By Caribbean News Global
GENEVA, Switzerland — The World Health Organisation emphasizes the need to note that “the vaccine’s benefits continue to outweigh its risk, and the vaccine can continue to be administered while investigation of cases of thromboembolic events is ongoing.”
In a statement, Wednesday March 17, on AstraZeneca COVID-19 vaccine safety signals, the WHO said:
“Some countries in the European Union have temporarily suspended use of the AstraZeneca COVID-19 vaccine as a precautionary measure based on reports of rare blood coagulation disorders in persons who had received the vaccine. Other countries in the EU – having considered the same information have decided to continue using the vaccine in their immunization programmes.
“Vaccination against COVID-19 will not reduce illness or deaths from other causes. Thromboembolic events are known to occur frequently. Venous thromboembolism is the third most common cardiovascular disease globally.
“In extensive vaccination campaigns, it is routine for countries to signal potential adverse events following immunization. This does not necessarily mean that the events are linked to vaccination itself, but it is good practice to investigate them. It also shows that the surveillance system works and that effective controls are in place.
“WHO is in regular contact with the European Medicines Agency and regulators around the world for the latest information on COVID-19 vaccine safety. The WHO Global Advisory Committee on Vaccine Safety is carefully assessing the latest available safety data for the AstraZeneca vaccine. Once that review is completed, WHO will immediately communicate the findings to the public.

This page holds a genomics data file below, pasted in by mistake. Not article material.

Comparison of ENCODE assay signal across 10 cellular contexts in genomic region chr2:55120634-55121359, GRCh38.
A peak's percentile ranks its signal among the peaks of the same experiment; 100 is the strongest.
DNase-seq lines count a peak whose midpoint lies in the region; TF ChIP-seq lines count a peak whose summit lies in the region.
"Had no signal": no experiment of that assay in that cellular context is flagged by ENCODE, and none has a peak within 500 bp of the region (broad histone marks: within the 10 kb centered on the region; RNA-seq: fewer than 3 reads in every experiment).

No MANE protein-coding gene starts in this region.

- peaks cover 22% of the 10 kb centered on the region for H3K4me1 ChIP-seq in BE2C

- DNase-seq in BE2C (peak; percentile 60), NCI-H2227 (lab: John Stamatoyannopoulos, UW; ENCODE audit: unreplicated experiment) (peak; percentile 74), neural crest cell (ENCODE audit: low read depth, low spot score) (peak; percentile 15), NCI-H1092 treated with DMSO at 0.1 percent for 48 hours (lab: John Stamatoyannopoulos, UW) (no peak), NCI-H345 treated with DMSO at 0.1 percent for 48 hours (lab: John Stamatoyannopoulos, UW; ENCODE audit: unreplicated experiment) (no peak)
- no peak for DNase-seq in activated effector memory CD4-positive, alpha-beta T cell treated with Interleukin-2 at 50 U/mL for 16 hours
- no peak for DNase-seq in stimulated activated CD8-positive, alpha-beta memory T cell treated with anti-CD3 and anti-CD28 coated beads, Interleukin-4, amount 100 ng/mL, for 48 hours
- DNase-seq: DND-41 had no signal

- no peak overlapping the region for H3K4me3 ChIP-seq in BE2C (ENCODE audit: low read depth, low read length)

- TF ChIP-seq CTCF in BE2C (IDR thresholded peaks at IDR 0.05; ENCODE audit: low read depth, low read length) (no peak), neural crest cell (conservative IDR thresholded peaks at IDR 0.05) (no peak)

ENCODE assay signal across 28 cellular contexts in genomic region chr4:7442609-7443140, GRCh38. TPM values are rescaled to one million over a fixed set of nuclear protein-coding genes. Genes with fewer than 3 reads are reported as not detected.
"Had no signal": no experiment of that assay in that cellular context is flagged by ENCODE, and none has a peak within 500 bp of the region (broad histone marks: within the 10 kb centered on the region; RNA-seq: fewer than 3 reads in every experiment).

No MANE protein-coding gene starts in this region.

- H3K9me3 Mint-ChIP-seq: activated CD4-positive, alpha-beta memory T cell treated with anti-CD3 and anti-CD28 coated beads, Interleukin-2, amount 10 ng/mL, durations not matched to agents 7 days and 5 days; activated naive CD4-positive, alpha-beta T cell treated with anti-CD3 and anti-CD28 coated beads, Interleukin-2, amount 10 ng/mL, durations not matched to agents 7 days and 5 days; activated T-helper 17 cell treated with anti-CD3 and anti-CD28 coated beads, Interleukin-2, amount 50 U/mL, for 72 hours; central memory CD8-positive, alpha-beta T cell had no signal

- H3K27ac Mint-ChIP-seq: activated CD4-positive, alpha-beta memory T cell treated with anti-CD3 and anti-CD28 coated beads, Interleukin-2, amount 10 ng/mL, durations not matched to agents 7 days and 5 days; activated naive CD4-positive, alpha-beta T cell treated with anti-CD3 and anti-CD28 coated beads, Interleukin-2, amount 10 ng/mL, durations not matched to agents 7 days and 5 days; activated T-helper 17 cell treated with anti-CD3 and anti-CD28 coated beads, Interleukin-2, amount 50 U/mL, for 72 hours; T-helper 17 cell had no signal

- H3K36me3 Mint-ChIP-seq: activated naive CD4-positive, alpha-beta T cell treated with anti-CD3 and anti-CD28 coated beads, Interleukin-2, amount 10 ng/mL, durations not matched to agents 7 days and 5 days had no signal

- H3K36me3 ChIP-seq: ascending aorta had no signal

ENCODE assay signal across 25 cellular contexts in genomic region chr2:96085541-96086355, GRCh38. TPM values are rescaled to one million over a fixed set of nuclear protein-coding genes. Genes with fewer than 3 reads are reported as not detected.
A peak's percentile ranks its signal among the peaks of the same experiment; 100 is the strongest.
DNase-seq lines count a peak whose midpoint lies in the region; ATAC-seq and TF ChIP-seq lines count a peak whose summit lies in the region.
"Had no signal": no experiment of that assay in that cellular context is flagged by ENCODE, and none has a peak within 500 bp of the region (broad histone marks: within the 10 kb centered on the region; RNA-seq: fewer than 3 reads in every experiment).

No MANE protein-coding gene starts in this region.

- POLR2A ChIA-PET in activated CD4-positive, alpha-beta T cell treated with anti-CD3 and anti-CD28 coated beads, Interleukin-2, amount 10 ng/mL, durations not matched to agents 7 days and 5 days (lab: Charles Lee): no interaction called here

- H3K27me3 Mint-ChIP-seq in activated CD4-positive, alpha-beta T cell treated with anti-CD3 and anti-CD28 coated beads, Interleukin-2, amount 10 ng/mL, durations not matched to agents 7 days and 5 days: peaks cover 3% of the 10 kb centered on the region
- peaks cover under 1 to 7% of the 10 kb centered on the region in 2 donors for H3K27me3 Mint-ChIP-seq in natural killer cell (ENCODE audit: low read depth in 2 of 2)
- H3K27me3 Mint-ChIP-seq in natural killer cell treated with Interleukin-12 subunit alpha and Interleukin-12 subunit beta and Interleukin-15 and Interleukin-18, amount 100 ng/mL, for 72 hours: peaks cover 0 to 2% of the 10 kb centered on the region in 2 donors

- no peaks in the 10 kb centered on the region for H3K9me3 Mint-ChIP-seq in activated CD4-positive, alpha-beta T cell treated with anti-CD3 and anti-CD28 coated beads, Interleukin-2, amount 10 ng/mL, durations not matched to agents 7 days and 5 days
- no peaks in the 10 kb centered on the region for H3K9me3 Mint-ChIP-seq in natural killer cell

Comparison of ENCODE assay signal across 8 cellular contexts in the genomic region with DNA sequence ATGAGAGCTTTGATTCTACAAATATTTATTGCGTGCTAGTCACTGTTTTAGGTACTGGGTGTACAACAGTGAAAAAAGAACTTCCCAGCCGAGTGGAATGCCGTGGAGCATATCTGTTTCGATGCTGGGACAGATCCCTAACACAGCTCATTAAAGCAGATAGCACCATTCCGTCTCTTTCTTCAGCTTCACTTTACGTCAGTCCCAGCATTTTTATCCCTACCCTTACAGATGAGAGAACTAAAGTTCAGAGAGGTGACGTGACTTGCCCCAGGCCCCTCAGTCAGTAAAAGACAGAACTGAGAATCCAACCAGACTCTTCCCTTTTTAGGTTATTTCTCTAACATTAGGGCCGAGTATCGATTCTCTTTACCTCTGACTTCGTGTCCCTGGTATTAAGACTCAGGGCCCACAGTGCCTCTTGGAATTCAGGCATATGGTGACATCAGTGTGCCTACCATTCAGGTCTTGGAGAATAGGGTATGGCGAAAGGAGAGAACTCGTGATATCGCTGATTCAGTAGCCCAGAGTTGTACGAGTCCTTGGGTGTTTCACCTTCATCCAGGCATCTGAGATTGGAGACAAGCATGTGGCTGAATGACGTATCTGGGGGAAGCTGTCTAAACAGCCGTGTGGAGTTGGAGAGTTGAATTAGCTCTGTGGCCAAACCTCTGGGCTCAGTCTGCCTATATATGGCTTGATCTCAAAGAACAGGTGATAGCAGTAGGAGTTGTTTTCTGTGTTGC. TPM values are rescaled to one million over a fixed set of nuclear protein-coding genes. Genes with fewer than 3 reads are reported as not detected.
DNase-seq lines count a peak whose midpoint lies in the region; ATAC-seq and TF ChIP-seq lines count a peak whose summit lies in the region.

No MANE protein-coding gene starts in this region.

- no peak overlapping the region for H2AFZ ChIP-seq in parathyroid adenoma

“At this time, WHO considers that the benefits of the AstraZeneca vaccine outweigh its risks and recommends that vaccinations continue.”
On March 12, 2021, the Caribbean Public Health Agency issued a statement concerning COVID-19 vaccines reassuring member states that the Caribbean Regulatory System (CRS) applies its reliance procedure to verify vaccines with emergency use authorization granted by stringent regulatory authorities of reference.
“Adverse reactions that happen following immunisation with any vaccine need to be fully investigated to rule out various factors, for example, concomitant illnesses, progression of a disease, and batch assessment, before a final decision is made by the health authorities, CARPHA’s update said. “It must be noted that the vaccine being used in the Caribbean is not the same version or batch as the one in Europe.”
Meanwhile, Jamaica On March 15, is the first country in the Caribbean to receive COVID-19 vaccines through the COVAX Facility.
Jamaica received 14,400 doses of COVID-19 vaccines through the COVAX Facility, a global effort between the Coalition for Epidemic Preparedness Innovations (CEPI), Gavi, the Vaccine Alliance Gavi, UNICEF, the Pan American Health Organization (PAHO) and the World Health Organization (WHO).
The arrival marks a historic step toward ensuring the equitable distribution of COVID-19 vaccines worldwide, in the largest vaccine procurement and supply operation in history. This delivery is part of the first phase of deliveries for Jamaica, and more vaccines are expected to arrive successively during 2021. According to the first round of COVAX allocations, Jamaica is expected to continue receiving doses through May until it reaches 124,800, the amount specified by COVAX.
The 15 Caribbean countries that will receive just over 2.1 million doses of COVAX vaccines by May include Antigua and Barbuda, Bahamas, Barbados, Belize, Dominica, the Dominican Republic, Grenada, Guyana, Haiti, Jamaica, St Kitts and Nevis, Saint Lucia, St Vincent and the Grenadines, Surinam, and Trinidad and Tobago. Six of these countries (Dominica, Grenada, Guyana, Haiti, Saint Lucia, and St Vincent & the Grenadines) will receive the vaccines free of charge.